Standing Up by Sitting Down

To anyone who’s been to a movie theatre lately it should be absolutely clear that authority doesn’t want you to have a good time. Or, if you are going to have fun, despite their statutory warnings and public service messages, authority will at least try to inoculate you against entertainment’s immorality by giving you a vaccine of nationalism. What else explains the mandatory national anthem before every film? What other connection exists between entertainment and nationalism than that authority thinks one is the opposite of the other? Entertainment – violent, sexual, comedic, Unindian – is immoral. Nationalism – somber, serious, patriotic, Indian – is moral.
We are so used to this attitude that I had forgotten that it is Puritanism, which, in the words of H.L. Mencken is “…the haunting fear that someone somewhere may be happy.” 
All this is saying that I don’t buy the Supreme Court’s rationale that the mandatory playing of the national anthem before every film is to instill “committed patriotism and nationalism.” I don’t think the Court is that stupid: can intelligent people really believe that playing the national anthem and making people stand up, converts anarchists and traitors into patriots and proud Indians? Do they really think people who have no love for their country can be forced to feel affection and pride by making them stand up before watching a movie?
Because let’s examine why somebody would be unpatriotic: one, he or she, is living an individual life, and does not identify with a mostly meaningless category called country, and is indifferent to India. He or she does not love nor hate this political entity because India allows him or her to live a healthy, happy life. Perhaps he or she should love the country for precisely this reason, but is forcing empty rituals on a person like this the best way to inspire a change in attitude?
Two: Our citizen is a rebel, finds patriotism and nationalism distasteful. It reminds the citizen of jingoism, bigotry, xenophobia and he doesn’t want to partake in symbolism which encourages these attitudes. He will not rise because he has been told to rise – if he feels genuine respect and love for his country he will express these feelings, not by standing which he thinks is a hollow and meaningless symbol but with words. But mostly he feels anger and hatred towards the country of his birth because he does not share the same values with the values that the government is trying to promote. Sure, he feels love sometimes but also hate. Is a love-hate relationship with the country of your birth unacceptable? Does it make this peaceful, tax-paying citizen a traitor?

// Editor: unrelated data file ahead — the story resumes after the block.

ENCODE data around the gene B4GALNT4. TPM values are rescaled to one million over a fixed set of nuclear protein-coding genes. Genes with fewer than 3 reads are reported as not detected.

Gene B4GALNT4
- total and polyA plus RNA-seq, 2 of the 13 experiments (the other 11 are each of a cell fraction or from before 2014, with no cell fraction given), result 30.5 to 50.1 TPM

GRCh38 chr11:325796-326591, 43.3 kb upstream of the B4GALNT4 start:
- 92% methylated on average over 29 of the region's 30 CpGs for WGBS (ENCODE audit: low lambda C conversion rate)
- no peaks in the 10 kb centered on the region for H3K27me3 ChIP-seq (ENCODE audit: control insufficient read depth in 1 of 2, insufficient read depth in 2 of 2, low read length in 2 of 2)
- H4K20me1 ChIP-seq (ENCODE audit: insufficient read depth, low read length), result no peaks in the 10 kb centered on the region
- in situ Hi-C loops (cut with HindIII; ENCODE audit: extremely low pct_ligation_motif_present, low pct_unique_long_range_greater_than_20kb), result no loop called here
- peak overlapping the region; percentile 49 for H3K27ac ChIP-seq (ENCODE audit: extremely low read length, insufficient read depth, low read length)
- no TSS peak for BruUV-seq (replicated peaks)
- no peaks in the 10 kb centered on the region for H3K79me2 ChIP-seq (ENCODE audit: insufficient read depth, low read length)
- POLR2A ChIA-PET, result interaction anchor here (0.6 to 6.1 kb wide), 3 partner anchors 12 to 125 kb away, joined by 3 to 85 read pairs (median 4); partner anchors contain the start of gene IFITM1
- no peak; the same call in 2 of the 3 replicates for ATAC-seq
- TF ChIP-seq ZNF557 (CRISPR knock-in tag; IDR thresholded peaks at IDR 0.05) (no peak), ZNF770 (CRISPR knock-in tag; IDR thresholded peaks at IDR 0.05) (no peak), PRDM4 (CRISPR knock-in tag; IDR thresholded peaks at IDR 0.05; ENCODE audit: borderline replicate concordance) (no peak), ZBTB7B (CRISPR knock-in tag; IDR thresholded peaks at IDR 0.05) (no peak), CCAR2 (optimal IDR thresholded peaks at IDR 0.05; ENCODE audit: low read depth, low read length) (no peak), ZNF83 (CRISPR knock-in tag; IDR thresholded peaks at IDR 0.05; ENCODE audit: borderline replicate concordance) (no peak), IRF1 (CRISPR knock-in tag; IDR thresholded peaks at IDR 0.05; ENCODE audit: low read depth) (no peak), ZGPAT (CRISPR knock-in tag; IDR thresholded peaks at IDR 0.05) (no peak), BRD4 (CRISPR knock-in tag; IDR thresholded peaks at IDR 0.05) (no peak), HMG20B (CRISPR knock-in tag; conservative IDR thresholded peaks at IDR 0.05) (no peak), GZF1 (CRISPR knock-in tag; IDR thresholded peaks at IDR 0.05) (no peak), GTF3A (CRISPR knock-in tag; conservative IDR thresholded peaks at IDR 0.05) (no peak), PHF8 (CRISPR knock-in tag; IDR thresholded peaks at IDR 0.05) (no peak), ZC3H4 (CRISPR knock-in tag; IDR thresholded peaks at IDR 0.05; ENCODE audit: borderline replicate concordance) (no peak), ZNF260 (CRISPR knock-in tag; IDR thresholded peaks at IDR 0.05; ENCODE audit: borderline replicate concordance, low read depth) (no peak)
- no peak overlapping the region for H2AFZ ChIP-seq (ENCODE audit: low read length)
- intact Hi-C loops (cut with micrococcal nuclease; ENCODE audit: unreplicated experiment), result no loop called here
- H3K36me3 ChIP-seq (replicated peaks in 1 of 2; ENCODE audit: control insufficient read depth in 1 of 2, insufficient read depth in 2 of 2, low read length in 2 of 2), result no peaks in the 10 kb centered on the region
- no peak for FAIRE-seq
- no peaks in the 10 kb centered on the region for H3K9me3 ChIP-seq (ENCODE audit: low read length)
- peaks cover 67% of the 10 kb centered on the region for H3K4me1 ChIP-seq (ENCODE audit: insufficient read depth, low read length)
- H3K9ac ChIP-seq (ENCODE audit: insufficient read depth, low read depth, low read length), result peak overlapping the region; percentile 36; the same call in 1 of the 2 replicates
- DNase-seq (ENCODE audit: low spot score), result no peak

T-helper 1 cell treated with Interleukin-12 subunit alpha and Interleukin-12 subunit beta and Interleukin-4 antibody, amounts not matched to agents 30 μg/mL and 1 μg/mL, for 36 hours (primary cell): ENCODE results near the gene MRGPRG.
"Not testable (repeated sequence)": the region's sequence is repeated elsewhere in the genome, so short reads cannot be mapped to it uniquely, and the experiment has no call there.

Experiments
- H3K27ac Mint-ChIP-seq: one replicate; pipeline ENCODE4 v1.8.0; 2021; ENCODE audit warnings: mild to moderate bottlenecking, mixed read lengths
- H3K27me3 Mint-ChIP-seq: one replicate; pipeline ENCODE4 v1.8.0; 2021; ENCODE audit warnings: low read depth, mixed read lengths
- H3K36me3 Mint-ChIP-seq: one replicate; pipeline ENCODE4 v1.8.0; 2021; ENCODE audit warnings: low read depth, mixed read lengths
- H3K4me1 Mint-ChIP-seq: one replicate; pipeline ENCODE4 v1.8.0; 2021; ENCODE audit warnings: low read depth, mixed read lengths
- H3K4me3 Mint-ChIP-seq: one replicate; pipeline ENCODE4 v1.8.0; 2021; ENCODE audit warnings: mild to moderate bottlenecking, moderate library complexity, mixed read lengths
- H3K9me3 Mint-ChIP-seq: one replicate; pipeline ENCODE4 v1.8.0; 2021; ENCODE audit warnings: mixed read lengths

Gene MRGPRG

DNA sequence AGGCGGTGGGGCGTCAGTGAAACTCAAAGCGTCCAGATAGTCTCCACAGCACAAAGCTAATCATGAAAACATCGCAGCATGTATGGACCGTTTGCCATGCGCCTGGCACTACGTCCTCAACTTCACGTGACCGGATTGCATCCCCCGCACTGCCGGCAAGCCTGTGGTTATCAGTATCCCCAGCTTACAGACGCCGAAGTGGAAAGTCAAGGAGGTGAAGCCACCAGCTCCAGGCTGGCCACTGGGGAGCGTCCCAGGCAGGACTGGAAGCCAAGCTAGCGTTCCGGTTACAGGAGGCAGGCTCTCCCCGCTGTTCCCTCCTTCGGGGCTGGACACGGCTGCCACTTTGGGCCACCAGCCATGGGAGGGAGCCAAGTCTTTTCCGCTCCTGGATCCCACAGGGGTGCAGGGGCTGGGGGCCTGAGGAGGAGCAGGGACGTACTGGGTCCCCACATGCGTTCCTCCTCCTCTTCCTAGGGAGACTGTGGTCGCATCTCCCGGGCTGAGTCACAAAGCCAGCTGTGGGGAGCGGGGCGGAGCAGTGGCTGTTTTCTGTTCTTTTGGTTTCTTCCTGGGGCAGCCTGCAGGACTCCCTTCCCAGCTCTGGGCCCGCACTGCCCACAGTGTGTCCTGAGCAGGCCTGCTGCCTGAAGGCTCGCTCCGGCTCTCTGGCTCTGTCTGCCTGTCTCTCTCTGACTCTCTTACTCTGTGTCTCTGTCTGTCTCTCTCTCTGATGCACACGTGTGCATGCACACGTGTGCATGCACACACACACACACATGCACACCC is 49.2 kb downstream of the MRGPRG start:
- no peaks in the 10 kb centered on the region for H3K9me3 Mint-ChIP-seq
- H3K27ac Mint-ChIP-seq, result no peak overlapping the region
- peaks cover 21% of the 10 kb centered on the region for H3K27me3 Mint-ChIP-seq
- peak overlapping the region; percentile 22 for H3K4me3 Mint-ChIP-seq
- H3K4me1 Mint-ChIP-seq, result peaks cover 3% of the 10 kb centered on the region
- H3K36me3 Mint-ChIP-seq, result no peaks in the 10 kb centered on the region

Three, our citizen is absolutely hateful of our country. He feels no connection with its people, no sentiment towards its culture and no love for its religions. But he keeps these things to himself, incites no violence, lets his patriotic friends stand – is this person a traitor? Should he be charged with treason for this thoughtcrime of hating his country? 
And lastly, the person in question is an anarchist, a terrorist or a foreign citizen. This person cannot be expected to love this country, and no amount of gluteus raising his going to change his or her mind. 
And let say it does work, that people actually become more patriotic and loving of their country every time they listen to the national anthem and stand up; what does this say about these people? That they are so weak-kneed that a mere song makes their legs straighten? Do we want to be in a country filled with people who do not question thoughtless directions from the highest court and whose minds are so easily influenced? 
There’s a word that describes a country that forces love and adulation upon its citizens: totalitarianism. Are we a totalitarian country? Perhaps some people want it to be one, and if they make this clear it’ll save them and their resistors a lot of time and confusion.
But the most troubling instance of this totalitarian instinct came for me towards the end of the film ‘Dangal.’ When the national anthem played inside the movie, people began to rise one by one. It is possible that people were moved beyond words and rose automatically, but I am willing to bet that some people thought that it was now mandatory to stand every time the national anthem plays, even if it is in a movie and even without explicitly being told to. As Saul Bellow said in the Adventures of Augie March, “Everybody knows there is no fineness or accuracy of suppression; if you hold down one thing, you hold down the adjoining.” In this case, the ones who are being held down, are the ones who are standing.

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